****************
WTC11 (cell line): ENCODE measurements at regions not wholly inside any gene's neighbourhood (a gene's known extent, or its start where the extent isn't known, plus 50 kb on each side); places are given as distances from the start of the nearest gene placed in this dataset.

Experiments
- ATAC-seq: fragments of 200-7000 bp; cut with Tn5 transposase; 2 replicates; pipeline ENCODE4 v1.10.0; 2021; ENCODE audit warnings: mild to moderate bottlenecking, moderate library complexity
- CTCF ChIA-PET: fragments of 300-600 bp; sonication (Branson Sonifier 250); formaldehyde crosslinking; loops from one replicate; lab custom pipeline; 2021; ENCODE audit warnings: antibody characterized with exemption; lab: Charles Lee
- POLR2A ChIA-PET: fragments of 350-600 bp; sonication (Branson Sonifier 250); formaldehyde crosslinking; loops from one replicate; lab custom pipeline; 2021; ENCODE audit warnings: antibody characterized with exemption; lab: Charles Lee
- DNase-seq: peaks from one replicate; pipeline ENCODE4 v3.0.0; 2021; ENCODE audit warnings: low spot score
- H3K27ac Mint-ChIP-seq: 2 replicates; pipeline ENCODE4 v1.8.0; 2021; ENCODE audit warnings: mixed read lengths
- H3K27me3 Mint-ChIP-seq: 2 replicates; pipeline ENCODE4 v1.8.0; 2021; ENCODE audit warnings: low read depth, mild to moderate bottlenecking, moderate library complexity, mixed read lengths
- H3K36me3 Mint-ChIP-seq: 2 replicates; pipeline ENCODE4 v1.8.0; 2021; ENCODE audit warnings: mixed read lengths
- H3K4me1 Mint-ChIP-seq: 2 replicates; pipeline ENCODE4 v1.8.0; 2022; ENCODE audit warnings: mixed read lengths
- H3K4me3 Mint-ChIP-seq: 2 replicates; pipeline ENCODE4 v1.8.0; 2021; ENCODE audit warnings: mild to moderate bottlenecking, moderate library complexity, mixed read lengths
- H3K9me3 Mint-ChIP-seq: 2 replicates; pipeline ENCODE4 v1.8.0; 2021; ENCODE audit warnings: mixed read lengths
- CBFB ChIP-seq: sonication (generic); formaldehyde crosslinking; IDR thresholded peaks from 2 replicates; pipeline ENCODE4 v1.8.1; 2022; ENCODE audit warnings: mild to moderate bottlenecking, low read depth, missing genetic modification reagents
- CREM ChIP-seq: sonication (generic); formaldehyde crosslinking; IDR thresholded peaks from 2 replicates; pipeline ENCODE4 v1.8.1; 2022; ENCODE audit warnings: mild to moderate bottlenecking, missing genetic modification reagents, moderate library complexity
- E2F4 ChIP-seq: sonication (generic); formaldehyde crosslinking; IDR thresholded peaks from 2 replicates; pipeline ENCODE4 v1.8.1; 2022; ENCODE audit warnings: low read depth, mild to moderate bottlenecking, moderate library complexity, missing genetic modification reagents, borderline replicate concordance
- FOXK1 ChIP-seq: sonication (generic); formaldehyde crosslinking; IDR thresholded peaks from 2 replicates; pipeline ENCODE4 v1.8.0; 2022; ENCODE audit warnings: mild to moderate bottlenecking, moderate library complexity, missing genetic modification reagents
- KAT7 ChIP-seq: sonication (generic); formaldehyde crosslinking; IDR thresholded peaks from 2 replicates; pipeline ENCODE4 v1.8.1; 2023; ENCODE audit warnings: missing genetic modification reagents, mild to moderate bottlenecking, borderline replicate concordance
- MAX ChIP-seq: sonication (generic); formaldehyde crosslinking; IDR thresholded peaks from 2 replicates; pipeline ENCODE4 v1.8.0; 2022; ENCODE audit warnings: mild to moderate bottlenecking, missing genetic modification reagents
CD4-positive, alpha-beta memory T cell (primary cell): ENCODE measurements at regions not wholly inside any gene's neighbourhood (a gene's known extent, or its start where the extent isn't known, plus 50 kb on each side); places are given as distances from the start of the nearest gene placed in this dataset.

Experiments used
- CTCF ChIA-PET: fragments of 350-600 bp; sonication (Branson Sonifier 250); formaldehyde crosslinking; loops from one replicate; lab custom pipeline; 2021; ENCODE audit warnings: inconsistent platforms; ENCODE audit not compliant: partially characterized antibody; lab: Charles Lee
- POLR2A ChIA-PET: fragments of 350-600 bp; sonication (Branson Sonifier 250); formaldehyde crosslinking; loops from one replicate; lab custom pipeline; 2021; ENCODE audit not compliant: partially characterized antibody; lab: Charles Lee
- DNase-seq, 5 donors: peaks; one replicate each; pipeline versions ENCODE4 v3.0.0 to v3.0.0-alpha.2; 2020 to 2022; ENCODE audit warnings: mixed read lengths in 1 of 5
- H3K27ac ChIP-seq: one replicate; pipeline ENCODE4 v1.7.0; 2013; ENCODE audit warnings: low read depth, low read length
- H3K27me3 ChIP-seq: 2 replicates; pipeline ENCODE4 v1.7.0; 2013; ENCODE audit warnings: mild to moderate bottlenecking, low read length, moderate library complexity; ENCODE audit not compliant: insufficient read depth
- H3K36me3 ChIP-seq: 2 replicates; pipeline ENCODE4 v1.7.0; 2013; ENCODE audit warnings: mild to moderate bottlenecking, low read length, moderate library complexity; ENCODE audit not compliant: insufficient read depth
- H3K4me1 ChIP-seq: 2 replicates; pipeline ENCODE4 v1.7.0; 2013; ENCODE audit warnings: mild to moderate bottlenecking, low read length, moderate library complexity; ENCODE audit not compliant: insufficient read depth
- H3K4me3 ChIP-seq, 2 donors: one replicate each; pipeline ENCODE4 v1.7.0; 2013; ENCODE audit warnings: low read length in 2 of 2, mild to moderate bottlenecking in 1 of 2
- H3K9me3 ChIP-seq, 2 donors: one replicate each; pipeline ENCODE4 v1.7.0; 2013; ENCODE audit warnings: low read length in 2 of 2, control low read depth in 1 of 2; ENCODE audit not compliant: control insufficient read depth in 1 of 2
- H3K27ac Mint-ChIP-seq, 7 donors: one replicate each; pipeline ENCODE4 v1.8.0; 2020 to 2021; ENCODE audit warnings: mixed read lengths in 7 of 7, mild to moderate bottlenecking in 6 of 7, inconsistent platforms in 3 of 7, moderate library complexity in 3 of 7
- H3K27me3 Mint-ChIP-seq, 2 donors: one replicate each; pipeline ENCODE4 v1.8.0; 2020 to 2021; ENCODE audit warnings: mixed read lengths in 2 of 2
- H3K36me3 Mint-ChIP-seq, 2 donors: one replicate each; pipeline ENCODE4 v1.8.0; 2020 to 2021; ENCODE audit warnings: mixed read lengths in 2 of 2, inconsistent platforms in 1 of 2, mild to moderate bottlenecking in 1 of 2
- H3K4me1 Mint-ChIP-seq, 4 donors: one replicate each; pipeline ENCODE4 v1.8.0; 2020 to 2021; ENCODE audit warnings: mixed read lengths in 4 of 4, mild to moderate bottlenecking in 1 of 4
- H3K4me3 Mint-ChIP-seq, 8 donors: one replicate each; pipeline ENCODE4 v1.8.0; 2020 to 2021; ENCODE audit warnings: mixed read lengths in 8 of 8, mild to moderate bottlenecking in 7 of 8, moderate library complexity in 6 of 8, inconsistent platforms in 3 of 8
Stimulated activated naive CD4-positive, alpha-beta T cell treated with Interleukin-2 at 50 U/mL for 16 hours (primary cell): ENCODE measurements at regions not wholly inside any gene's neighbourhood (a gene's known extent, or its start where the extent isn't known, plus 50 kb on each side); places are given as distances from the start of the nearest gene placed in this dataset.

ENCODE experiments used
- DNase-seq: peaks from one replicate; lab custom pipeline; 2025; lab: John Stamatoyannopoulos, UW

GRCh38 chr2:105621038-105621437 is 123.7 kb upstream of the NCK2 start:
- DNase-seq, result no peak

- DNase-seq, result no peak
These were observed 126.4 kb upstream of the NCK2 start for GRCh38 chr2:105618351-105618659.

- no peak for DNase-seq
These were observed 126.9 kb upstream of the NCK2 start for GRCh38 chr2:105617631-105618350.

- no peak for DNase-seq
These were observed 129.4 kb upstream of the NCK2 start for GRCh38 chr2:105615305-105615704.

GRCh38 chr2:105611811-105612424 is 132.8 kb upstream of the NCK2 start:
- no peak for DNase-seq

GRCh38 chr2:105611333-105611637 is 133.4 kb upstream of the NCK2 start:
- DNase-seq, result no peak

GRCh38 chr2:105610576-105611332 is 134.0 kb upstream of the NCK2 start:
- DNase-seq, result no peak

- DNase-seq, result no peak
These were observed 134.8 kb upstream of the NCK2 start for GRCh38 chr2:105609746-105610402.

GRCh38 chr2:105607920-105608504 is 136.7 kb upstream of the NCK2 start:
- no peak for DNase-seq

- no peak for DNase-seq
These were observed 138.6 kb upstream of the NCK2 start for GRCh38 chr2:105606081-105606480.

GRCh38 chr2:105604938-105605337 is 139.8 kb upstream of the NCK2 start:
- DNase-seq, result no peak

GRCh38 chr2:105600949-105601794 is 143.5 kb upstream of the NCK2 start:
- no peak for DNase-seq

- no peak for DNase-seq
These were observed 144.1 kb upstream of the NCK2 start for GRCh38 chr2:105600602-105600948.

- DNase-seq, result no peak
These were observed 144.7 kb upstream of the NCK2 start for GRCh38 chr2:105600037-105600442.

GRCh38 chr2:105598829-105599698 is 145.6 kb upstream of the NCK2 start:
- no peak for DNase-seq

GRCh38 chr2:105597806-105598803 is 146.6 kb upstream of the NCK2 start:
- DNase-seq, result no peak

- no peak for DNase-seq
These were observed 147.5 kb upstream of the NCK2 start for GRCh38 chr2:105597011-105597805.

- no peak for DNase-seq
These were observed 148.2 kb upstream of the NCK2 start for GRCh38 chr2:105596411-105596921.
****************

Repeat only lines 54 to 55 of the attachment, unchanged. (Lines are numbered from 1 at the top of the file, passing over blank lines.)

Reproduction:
GRCh38 chr2:105607920-105608504 is 136.7 kb upstream of the NCK2 start:
- no peak for DNase-seq